in water, cooled and strained, and one pound of bhindi (ladies' finger) 
stalks should be washed, pounded and immersed in clean water, 
and afterwards the mucilage inside the stalks rubbed out between 
the hands till the water becomes thick and mucilaginous. When 
the scum in the clarifier has split, half the feAincfo'-water should be 
put in the clarifier and the scum should then be removed. The 
remaining half of the Wmwfo'-water should be then put in, and the 
saji- water also put in afterwards. The scum should be continu- 
ously removed, and if the liquor does not become quite transpa- 
rent by this time, cold water should be sprinkled in the clarifier 
and more sa/i-water or saji and Wmiafo-water both added, until the 
liquor becomes quite clear. Instead of pink saji, the more impure 
dark saji may be used, and better still bicarbonate of soda, about 
3 to 4 drams (a little over 1 tola) of the soda being sufficient for 
clarifying a full charge of juice (10 to 12 maunds). If the juice 
is poor in quality or obtained from stale cane, it is desirable to use 
about 3 pints of limewater along with sa^'-water after the liquor 
has become transparent. The limewater should be added gradu- 
ally, continuing so long as the liquor does not show any floating 
particles. As soon as these particles appear, the liming is to be 

Concentrating. As soon as the juice in the clarifier has acquired 
the desired degree of brilliancy, the tap should be opened and the 
liquor allowed to flow into the concentrator through a double blan-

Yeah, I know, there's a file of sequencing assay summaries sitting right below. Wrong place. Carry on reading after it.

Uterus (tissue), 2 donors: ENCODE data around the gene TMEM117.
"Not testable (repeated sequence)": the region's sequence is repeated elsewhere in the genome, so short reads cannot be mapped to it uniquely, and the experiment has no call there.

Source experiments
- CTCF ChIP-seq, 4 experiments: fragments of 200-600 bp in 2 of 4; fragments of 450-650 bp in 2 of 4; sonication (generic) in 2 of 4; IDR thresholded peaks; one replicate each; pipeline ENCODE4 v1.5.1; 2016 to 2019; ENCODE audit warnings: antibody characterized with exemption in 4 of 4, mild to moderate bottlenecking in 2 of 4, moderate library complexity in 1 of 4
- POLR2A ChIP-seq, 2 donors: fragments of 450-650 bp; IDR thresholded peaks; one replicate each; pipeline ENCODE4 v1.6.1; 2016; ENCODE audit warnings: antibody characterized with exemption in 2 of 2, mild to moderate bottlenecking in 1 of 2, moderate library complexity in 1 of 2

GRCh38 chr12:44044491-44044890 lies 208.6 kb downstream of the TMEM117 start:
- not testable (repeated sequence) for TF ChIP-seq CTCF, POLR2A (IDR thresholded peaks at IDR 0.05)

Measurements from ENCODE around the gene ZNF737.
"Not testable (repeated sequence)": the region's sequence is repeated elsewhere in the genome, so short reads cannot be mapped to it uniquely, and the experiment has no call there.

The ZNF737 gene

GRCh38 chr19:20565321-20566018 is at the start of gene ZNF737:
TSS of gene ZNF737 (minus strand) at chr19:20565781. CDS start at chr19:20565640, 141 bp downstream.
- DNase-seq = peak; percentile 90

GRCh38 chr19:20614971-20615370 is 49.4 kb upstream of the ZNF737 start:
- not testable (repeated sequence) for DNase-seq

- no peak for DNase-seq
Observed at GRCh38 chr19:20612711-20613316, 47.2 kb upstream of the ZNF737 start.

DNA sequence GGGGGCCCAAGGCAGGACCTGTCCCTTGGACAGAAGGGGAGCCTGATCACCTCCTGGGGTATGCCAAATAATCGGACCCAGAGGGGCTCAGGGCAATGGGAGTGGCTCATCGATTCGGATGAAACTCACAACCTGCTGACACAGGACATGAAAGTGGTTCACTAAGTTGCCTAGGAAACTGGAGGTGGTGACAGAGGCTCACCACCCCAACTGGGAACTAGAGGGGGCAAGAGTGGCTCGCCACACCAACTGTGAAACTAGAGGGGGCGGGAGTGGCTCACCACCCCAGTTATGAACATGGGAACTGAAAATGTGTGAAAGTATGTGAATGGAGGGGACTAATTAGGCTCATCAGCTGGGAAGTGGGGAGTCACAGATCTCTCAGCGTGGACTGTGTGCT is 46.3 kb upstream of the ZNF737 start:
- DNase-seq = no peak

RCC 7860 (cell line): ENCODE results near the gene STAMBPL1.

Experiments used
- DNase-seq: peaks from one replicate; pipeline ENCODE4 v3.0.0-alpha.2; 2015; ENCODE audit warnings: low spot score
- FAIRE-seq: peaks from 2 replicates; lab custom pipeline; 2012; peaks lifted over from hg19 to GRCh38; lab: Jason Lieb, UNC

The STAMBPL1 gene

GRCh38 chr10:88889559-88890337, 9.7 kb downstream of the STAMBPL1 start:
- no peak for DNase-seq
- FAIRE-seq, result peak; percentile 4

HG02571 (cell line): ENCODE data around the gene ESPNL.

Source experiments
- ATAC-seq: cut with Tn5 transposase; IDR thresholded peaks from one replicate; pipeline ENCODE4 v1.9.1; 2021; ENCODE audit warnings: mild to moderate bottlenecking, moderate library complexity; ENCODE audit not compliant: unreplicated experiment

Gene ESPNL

ket filter placed over the concentrator. The liquor in the concen- 
trator is to be skimmed from time to time for removing the froth 
that rises on the liquor. When the liquor has acquired the requisite 
consistency in the concentrator, which is to be determined from 
experience, it is to be run into the third vessel also situated on the 
oven, called the evaporator, which is divided up into several com- 
partments. Care should be taken that the sugar in the evaporator 
does not get burnt into caramel. A little skimming will be necessary 
when the liquor is passing through the different compartments of 
the evaporator. At the last compartment ebullition will be very 
violent, and if there is fear of the rob overflowing, a few drops of 
castor-oil mixed with sa/i-water or a little ghi may be thrown 


into the boiling mass and the liquid will subside at once. The oven 
has to be fed very carefully that the rob may not get burnt. Each 
vessel, the clarifier, the concentrator and each compartment of 
the evaporator is to be constantly charged with liquor, and in the 
absence of liquor, with water, that the vessels may not get spoilt 
with heat. The boiling of the juice into rob is a work of experience 
and it must be learnt by practice.